The easiest defence against malware and ransomware is having anti-malware and anti-virus programs installed, and regularly updated, to protect your data. Ensuring that all firewall security is enabled and updated consistently helps to safeguard all incoming and outgoing traffic and keeps employees from browsing dubious sites. Staff must be trained to take responsibility for their actions online. Refraining from clicking suspicious links, for example, is a simple way to avoid malware contamination.
Phishing and spear-phishing
- Requests for personal information: Employees must be alert to potential phishing emails from attackers asking them to update passwords or any other login credentials. Legitimate or trusted sources do not ask for sensitive information by email
- Spelling or grammar issues: Emails with these issues should be viewed with caution. Legitimate companies review their outgoing emails thoroughly for such errors before they are sent out
- Unassociated URLs: Phishing emails may direct the target to URLs that include the names of legitimate brands and/or those associated with your business but are in fact fraudulent
- Mismatched URLs: The URL displayed in the link may look legitimate but when the mouse is hovered over the hyperlink in Outlook or single-clicked in Google the actual hyperlink doesn’t match and is therefore likely to be fraudulent.
- Never responding to spam, pop-up messages, or emails from providers or vendors unless you have requested contact first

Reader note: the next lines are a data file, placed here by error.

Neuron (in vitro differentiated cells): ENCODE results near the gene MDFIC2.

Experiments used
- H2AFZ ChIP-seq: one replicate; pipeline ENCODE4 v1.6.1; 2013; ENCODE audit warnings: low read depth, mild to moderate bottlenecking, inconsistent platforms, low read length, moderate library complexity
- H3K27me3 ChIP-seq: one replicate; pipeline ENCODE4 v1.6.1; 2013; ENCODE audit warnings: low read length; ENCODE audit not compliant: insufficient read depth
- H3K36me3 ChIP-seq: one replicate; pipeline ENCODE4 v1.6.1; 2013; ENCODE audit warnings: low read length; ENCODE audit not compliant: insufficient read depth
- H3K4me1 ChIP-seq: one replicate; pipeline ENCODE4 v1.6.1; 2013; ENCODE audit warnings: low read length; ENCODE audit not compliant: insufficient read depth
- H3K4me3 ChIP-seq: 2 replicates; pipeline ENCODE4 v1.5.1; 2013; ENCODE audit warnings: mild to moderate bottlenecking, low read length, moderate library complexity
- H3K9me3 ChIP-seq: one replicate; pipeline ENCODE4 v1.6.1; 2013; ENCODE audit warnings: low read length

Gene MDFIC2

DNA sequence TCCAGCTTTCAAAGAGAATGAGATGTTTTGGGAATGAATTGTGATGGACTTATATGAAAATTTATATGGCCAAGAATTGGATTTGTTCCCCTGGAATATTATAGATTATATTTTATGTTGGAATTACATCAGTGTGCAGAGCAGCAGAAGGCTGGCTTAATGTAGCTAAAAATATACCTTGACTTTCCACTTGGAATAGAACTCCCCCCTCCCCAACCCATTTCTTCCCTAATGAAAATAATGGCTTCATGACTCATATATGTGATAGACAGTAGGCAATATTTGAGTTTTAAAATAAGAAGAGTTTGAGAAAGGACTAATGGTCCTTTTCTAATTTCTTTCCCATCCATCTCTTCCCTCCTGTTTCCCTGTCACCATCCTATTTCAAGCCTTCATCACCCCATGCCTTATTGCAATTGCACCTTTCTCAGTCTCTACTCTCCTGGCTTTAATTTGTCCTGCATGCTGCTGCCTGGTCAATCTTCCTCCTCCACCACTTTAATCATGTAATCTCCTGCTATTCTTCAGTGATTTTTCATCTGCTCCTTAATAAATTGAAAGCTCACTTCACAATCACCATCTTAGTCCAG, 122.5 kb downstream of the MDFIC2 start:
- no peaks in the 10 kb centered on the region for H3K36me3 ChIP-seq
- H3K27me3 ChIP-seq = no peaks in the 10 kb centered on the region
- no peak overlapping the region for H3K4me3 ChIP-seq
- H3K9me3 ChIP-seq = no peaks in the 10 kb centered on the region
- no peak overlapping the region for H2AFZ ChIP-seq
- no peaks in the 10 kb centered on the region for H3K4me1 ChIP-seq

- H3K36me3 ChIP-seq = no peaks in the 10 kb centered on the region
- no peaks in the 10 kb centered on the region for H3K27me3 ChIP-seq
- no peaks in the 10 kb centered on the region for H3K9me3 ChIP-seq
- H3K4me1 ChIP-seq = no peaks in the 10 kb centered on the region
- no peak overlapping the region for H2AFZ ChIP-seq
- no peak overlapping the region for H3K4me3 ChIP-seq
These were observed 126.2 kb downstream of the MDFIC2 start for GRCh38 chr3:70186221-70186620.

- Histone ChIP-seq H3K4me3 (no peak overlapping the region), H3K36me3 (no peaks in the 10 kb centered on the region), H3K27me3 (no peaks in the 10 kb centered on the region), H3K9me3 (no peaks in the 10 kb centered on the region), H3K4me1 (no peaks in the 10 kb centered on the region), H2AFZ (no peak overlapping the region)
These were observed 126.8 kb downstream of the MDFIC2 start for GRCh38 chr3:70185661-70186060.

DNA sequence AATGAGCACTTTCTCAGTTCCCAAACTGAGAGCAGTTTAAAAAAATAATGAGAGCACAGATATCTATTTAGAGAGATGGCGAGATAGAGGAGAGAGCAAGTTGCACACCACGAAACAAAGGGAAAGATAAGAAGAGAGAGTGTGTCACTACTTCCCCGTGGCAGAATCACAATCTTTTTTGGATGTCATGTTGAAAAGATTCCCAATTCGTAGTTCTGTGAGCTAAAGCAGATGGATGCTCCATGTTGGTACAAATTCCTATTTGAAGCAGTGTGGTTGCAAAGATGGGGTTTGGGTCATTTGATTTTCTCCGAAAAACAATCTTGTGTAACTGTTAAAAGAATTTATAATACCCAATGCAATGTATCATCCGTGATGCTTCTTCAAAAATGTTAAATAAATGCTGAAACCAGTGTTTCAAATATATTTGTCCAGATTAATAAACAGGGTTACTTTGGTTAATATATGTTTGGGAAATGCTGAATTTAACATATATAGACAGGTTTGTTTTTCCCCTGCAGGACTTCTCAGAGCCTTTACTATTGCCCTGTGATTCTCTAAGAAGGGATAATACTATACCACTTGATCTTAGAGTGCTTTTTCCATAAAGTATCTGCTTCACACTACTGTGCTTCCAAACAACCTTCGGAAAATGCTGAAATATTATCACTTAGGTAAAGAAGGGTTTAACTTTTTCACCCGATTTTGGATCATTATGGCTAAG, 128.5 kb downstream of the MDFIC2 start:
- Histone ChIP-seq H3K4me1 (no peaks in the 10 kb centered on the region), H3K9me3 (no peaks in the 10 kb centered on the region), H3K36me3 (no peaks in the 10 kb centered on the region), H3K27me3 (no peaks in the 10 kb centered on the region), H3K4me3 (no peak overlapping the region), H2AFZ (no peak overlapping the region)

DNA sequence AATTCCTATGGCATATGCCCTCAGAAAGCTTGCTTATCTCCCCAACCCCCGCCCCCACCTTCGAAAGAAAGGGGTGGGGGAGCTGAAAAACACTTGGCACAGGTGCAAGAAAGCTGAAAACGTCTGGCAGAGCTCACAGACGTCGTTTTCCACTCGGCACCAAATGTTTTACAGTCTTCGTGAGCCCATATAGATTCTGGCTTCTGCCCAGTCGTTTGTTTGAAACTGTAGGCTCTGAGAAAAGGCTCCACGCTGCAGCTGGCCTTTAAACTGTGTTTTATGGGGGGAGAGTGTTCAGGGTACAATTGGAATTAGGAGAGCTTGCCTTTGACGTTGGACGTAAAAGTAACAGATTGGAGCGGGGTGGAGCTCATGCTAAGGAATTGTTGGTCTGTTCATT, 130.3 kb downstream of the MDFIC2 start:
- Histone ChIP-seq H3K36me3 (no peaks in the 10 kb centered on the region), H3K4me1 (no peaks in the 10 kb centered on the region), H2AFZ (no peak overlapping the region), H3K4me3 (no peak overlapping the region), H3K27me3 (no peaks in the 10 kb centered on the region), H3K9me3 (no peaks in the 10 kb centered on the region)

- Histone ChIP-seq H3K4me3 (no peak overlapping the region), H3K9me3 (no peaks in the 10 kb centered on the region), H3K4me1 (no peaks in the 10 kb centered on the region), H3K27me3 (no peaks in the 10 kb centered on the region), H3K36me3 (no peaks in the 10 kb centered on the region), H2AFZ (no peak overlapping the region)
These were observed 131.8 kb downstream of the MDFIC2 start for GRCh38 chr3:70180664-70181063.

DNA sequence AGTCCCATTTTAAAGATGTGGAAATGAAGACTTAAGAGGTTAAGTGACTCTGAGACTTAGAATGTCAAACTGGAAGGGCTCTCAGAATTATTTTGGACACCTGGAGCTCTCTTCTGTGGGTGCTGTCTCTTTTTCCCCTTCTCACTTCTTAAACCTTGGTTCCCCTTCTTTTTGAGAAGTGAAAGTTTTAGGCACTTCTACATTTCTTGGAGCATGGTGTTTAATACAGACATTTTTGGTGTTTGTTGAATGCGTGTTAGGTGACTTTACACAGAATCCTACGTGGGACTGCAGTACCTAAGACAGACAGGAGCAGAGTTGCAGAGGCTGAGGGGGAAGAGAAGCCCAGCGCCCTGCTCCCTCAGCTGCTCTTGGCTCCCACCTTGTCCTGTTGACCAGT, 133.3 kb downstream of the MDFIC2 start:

- Ignoring generic-looking requests for personal data
- Never supplying sensitive information digitally (via email or link)
- Never filling out forms embedded in emails
- Not responding to emails that appear to come from other employees requesting sensitive information such as passwords. Speak to them in person or phone them to verify their request or ask a manager how to proceed
- Limiting the personal information shared on social media networks (employees shouldn’t be posting anything they wouldn’t want displayed on a public banner)
- Putting in place additional authentication and verification steps for sensitive requests like electronic transfers of funds.
Man-in-the-middle and man-in-the-browser attacks
Distributed denial of service
Advanced persistent threats
Remote desktop protocol
- Change login details (user name as well as password) from the default ‘Administrator’ to something more complex. This will require disabling the existing administrator account and setting up a new one
- Limit the number of people who can login using RDP, thereby lowering the risk of a security gap
- Lock users out after a certain number of login attempts.
- Implement a clear cyber security policy and enforce it – there is no point in rules that aren’t strictly followed
- Educate employees about why company systems need to be kept secure
- Implement a training program to educate employees about cyber security measures